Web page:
'(The Blog) With No Name', perhaps best described as a stream of notes and thoughts - 'remembered, recovered and (sometimes) invented'.

Saturday, September 23, 2006

A Drive To Shivthar Ghali

Note: Shivthar is a minor river that originates somewhere to the south of Pune. It plunges several hundred feet into the plains of Konkan in a three-stage waterfall. At the very bottom of this fall, called 'Shivthar Ghali', there is a cave where Samarth Ramdas, the 17th century saint used to meditate; and here, he is also believed to have dictated his 'Dasbodh' to disciple and scribe Kalyan Swami.

It is a Sunday during a break in the monsoon. The weather is clear and we are tempted to go on a long drive. The first hour is spent in getting beyond city limits, then one painfully struggles thru Katraj Ghat onto the highway to Satara. Half an hour of driving pleasure and it is time to branch out onto the road to Mahad. The countryside is scenic, with fresh greenery and beds of wild flowers, mostly yellow smithea and cosmas; in the distance are the hill-forts of Purandar, Rajgad and Torna - silhouetted in a very dark blue against the clear sky.

The road condition progressively deteriorates as one approaches Varandha ghat, at the western rim of the Deccan. The views from here are very impressive. The sharply stepped edges of the 'Deccan trap' are hidden in the soft green folds of monsoon vegetation; the Mahabaleshwar plateau appears far to the south, resembling in profile a huge blue ship - with the sharply rising corner of Arthur Seat as its prow; to the north, one can see several seasonal streams plunging down into Konkan and farther away, a chain of hill forts from Raigad to Rajgad. It is a 6 kilometer branch road from the Mahad highway to the bottom of Shivthar Ghali - very harsh conditions for anything more delicate than an SUV!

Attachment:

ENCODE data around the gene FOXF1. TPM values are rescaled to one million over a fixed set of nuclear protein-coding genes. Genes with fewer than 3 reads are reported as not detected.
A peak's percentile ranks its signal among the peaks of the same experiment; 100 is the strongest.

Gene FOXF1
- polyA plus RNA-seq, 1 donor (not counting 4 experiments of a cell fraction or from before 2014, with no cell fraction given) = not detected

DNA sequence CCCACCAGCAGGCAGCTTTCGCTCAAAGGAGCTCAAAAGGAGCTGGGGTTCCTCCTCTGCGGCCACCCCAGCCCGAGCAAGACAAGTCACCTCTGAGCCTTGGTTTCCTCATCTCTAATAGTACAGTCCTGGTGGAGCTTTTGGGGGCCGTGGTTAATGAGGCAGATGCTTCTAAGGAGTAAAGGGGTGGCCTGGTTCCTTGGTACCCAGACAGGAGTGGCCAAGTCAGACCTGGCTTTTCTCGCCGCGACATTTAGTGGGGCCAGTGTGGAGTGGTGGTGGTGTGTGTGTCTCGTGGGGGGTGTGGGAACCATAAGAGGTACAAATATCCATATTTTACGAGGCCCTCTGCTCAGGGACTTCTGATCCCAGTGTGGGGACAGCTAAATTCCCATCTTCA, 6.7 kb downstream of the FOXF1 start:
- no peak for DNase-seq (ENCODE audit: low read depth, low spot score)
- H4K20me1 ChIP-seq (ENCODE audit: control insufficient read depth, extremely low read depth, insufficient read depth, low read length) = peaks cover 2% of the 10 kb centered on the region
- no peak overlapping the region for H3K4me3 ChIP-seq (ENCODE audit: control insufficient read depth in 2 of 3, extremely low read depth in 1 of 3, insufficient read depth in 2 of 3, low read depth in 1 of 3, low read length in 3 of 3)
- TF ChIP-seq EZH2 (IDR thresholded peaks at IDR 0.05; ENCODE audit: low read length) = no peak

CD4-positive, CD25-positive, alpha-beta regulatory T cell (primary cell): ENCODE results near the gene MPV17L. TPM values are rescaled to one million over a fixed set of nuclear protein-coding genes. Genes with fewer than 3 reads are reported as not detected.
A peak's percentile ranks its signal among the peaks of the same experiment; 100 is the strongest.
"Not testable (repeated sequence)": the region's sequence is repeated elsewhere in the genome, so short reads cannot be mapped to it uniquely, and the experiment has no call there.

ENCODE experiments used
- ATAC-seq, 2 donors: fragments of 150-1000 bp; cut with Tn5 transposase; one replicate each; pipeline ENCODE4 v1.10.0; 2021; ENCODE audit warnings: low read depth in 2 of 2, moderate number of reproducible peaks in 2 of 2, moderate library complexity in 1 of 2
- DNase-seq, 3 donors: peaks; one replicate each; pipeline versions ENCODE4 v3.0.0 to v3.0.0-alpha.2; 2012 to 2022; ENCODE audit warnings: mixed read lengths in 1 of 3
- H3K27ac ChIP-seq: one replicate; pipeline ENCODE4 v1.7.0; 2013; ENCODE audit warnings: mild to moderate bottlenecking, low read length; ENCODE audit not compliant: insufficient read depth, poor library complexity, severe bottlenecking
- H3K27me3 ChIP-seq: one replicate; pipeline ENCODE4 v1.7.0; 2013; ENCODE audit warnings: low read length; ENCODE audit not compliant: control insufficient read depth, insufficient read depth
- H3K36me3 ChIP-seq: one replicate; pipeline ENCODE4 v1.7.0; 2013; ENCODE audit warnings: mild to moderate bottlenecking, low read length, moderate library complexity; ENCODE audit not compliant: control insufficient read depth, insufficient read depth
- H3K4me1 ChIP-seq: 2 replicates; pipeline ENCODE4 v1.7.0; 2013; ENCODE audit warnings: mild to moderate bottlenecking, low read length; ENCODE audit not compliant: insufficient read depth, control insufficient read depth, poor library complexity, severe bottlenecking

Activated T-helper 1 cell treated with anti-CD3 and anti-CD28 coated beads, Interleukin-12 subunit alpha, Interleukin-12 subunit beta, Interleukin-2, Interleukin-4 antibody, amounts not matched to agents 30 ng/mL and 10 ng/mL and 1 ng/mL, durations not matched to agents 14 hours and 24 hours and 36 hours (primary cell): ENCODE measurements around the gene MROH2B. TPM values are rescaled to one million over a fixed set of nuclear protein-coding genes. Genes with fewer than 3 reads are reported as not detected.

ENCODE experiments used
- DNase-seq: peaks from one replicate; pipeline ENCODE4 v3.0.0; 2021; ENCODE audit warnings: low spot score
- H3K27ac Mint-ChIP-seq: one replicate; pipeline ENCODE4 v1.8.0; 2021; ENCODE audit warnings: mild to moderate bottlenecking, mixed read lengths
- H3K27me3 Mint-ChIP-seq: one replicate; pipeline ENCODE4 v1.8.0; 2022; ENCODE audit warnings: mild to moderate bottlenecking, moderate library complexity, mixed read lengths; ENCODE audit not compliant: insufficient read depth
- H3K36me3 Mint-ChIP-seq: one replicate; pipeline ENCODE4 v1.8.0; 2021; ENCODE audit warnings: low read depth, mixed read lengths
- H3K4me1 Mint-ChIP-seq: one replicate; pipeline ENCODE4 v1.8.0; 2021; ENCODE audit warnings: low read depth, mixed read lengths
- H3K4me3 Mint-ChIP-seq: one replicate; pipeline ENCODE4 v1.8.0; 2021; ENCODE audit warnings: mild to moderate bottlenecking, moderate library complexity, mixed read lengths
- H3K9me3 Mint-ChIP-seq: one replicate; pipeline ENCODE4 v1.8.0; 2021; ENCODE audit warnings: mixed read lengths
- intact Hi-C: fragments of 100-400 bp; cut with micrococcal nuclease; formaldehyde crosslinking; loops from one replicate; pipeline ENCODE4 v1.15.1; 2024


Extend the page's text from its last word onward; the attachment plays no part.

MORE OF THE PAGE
Shivthar itself is a letdown. The waterfall, though impressive from a distance, is rather skimpy up close. The cave has been converted into a modern shrine - there are near life-size statues of Ramdas and Kalyan Swami and lots of bathroom tiles and plenty of concrete all around. Overall, the place is no longer the meditative retreat it probably was for Ramdas - not really the place to unwind after four full hours of rigorous driving on mostly substandard roads. And it is also very hot - and stifling in the moisture laden air of the coastal plains. We quickly begin the return leg of the journey, up the ghat into the open, free-flowing winds of the Deccan and back home.


  • At 10:54 PM, Blogger Hiren said…

    Some things in life faltter to decieve. We had also gone to Tattapani near chail with a similar experience.

  • At 4:22 AM, Blogger Ananya said…

    Well I remember visiting this place some years back. The place was scenic. I remember clearly the waterfall which was in full throttle and a staple lunch of Bhakri. It was awesome. I guess things change over the time for better or worse.In fact we enjoyed the drive in the ghats in the drizzle at that time.

  • At 3:14 AM, Blogger R.Nandakumar said…

    thanks hiren, for visiting.

    ananya, shivthar being a letdown to us might have to do with the timing. we were there at midday on a bright hot humid day. if it were raining, the 'mahaul' could have been different. moreover, we did not try to climb up the cliff - there is a trail that takes you halfway up the waterfall and perhaps beyond - and things would have been different up there.

    nevertheless the cave has indeed been cluttered up with concrete and stuff :(

    thanks for visiting.

  • At 9:31 PM, Blogger Sanjay said…


    Planning to visit Varandhe Ghat and Shivthar Ghal from Mumbai tomorrow (Diwali Sunday). The objective is simply to go for a long drive, and see some new place. Your information was useful, to set our expectations right! Will write about it on my blog when I am back.

  • At 10:27 PM, Blogger R.Nandakumar said…

    hi sanjay,

    hope your varandha trip was rewarding.

  • At 11:51 PM, Blogger Sanjay said…

    Yes, my drive through Varandhe was very rewarding. We did not get the time to explore Shivthar Ghal though...The roads were not great, but they were definitely not bad. In fact, we absolutely loved the drive from Varandha to Bhor, along the banks of Lake Purandhar. You can read more about it on my blog -

  • At 3:36 AM, Blogger Unmesh Patil said…

    I share your feelings about Shivthar Ghal. Maybe it was wrong idea on my part to visit it in April! The worst part was the 2kms downhill trip from Sunebhauwadi phata to Shivthar Ghal. There is no road but only mud and rocks.
    But visiting it after the rains would be good I guess.


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